The Union of B.C. Indian Chiefs has applied to intervene in a B.C. Human Rights Tribunal case against the Vancouver Police Department after an Indigenous man and his 12-year-old granddaughter were handcuffed outside a Vancouver bank in 2019 while trying to open a bank account.
The move comes as some within the VPD continue to deny the existence of systemic racism in Canadian policing.
“To be clear, we’re sick and tired of meaningless apologies,” Grand Chief Stewart Phillip said in a press conference Wednesday morning where video footage of the incident was released to media. “There should never be 12-year-old girls in handcuffs simply because she was with her grandfather trying to open a bank account,” he said, calling the incident “disgusting.”
Phillip said the union is throwing its weight behind the complainant Maxwell Johnson and his granddaughter to expose racism within the VPD.
“The party’s over. We’re going to come after you with every legal means possible. Be so advised,” he said.
Lawyer Mary Ellen Turpel-Lafond said the application to intervene signifies Johnson has the “full support” of the Union of B.C. Indian Chiefs. She said that to deny systemic racism in policing “strains credibility at the deepest level” and lawyers would be “pushing back very hard” against that statement.
In November, lawyers for Johnson announced a complaint had been filed with the B.C. Human Rights Tribunal in connection with the December 2019 incident at a Vancouver Bank of Montreal branch. The tribunal has not yet set a date for a hearing.
On Dec. 20, 2019, Johnson visited a Downtown Vancouver BMO to help his then 12-year-old granddaughter Tori open an account. Instead, they were questioned about their government-issued Indian status cards and police were called for what the bank believed was a fraud in progress.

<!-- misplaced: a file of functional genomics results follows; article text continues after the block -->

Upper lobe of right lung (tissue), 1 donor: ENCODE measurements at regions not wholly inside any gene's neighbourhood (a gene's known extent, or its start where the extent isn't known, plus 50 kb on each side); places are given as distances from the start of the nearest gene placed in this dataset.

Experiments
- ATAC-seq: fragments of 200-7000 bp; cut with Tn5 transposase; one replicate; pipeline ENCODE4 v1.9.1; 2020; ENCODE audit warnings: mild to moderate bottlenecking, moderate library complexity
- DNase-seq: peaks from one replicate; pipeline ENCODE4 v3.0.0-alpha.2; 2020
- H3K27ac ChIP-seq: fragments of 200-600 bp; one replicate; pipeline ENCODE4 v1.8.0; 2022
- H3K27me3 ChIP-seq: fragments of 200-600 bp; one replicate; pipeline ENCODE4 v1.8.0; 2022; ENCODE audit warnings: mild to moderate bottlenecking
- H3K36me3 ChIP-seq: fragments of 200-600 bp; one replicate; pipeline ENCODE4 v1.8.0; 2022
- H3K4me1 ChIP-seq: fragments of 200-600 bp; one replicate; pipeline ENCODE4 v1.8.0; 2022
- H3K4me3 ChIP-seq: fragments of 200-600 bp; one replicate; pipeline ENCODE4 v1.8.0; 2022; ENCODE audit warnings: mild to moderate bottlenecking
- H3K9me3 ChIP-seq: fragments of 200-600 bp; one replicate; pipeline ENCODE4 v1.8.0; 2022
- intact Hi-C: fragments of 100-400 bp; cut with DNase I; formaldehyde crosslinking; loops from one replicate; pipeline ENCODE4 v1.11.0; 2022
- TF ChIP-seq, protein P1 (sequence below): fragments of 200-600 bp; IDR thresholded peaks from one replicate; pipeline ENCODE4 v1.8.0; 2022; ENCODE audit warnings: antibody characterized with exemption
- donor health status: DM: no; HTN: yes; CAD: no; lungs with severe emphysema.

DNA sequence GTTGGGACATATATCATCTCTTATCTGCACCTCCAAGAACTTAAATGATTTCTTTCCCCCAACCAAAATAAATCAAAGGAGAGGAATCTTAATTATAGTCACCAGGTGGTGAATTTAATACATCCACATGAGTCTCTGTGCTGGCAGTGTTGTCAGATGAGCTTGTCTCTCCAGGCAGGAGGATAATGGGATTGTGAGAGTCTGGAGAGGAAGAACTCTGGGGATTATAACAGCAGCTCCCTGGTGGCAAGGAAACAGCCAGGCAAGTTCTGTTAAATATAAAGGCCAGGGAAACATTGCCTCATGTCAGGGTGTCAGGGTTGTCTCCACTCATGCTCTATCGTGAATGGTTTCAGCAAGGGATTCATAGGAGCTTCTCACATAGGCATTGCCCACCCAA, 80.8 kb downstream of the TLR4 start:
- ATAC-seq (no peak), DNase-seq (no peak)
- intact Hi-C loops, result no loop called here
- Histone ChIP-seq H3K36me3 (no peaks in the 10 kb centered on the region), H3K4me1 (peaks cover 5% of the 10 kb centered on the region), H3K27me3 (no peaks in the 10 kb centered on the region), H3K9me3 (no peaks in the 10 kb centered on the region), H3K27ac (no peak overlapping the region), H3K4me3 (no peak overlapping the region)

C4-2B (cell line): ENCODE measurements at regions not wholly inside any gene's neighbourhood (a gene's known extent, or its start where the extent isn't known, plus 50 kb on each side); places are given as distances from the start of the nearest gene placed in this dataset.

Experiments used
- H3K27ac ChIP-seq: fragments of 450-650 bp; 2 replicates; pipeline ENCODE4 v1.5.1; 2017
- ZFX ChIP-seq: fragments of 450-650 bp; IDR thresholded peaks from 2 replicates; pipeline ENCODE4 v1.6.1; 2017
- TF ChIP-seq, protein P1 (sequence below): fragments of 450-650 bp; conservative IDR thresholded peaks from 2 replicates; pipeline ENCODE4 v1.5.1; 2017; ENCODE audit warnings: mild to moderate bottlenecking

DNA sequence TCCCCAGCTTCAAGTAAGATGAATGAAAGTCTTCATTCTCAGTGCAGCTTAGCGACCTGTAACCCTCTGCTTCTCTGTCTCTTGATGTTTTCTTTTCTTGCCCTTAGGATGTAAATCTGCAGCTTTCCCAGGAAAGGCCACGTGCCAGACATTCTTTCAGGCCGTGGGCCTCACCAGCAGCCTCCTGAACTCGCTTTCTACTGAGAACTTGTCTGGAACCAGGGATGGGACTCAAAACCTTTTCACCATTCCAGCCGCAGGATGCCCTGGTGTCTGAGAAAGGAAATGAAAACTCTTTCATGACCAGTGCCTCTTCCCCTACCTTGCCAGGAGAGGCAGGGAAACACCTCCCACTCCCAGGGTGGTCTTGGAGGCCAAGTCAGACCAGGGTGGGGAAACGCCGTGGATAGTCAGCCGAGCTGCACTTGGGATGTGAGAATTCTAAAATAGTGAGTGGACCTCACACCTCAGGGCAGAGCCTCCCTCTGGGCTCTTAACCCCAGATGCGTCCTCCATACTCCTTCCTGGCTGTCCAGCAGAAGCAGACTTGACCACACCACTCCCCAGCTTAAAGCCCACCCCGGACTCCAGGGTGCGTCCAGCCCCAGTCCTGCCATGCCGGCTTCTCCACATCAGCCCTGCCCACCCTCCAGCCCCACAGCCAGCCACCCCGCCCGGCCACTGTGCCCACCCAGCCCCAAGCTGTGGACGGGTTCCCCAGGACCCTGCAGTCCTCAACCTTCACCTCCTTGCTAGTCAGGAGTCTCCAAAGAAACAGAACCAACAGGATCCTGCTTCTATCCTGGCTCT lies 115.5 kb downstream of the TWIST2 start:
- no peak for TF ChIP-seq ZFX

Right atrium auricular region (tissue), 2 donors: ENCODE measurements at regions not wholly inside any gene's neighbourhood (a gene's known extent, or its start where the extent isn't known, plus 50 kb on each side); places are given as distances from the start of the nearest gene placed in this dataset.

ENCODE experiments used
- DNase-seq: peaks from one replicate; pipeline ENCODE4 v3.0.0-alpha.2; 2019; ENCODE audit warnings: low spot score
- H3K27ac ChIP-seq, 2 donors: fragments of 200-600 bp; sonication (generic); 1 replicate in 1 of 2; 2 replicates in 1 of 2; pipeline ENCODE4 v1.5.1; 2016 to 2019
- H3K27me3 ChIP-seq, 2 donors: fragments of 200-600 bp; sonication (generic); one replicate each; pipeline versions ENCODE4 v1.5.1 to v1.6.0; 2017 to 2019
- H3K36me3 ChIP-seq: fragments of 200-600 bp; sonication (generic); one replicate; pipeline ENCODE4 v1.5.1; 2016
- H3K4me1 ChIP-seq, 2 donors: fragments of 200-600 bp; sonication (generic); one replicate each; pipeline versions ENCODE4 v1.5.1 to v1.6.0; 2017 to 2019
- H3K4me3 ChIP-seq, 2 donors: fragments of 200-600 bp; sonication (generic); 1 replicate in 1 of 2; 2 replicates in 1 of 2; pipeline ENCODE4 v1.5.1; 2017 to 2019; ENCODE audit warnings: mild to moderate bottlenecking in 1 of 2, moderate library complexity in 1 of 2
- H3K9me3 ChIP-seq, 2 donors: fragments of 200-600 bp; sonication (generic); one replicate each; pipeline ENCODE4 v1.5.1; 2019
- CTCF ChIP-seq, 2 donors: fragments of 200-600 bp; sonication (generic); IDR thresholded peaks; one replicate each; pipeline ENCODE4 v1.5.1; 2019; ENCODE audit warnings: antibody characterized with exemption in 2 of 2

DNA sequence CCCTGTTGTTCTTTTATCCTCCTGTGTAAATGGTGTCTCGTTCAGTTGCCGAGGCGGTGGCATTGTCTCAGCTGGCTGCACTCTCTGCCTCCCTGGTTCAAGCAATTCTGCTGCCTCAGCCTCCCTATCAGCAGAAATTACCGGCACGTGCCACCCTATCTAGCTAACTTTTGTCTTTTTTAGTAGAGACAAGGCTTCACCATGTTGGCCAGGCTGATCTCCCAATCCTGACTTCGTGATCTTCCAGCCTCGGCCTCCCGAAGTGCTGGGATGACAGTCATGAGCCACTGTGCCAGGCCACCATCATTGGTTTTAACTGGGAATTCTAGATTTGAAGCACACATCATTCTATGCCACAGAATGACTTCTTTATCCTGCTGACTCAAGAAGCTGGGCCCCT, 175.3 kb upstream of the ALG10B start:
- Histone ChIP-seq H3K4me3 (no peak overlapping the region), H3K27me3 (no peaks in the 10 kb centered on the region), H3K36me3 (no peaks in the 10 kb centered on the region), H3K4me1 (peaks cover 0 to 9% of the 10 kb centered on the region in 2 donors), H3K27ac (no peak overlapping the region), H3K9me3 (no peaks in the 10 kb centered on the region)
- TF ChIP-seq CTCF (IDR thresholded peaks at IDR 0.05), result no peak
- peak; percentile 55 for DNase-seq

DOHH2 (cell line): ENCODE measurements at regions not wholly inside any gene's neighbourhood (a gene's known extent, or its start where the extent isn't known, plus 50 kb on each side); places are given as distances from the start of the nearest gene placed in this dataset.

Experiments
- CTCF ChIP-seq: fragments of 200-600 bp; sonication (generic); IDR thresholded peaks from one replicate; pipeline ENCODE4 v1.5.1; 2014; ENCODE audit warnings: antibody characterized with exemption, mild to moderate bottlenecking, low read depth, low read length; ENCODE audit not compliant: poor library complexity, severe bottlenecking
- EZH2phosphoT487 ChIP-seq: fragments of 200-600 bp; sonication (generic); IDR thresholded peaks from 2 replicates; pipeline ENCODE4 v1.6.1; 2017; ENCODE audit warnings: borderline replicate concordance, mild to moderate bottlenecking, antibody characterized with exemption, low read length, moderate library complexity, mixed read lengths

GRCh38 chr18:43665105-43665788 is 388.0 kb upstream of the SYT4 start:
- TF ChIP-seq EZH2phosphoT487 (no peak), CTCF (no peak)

Vancouver Police then handcuffed the pair and had them wait on the sidewalk outside the bank for 45 minutes before they were released. Police confirmed no crime had been committed and their identification was valid.
Johnson is a member of the Heiltsuk First Nation in Bella Bella.
After the incident, BMO said it would establish an advisory council of Indigenous leaders from across the country. The bank’s CEO also issued an apology.
Vancouver Police said the incident involving Johnson and his granddaughter was “regrettable and, understandably, traumatic.” The department conducted a review of its policy and operations, while B.C.’s Office of the Police Complaints Commissioner also investigated.
The UBCIC’s application to intervene in the B.C. Human Rights Tribunal case comes as a VPD union leader recently complained to the Vancouver police board saying Mayor Kennedy Stewart‘s public statements about systemic racism in the department have created a “toxic work environment.”
In the five-page complaint shown to Postmedia, Sgt. Blair Canning blasted Stewart while praising VPD Chief Adam Palmer for denying the existence of systemic racism in Canadian policing.
Last June, a few weeks after George Floyd’s death, while politicians, protesters, police and all kinds of institutions were grappling with questions of racial injustice, Palmer told Postmedia the suggestion of systemic racism in Canadian policing was not only untrue but “offensive.”
More to come …
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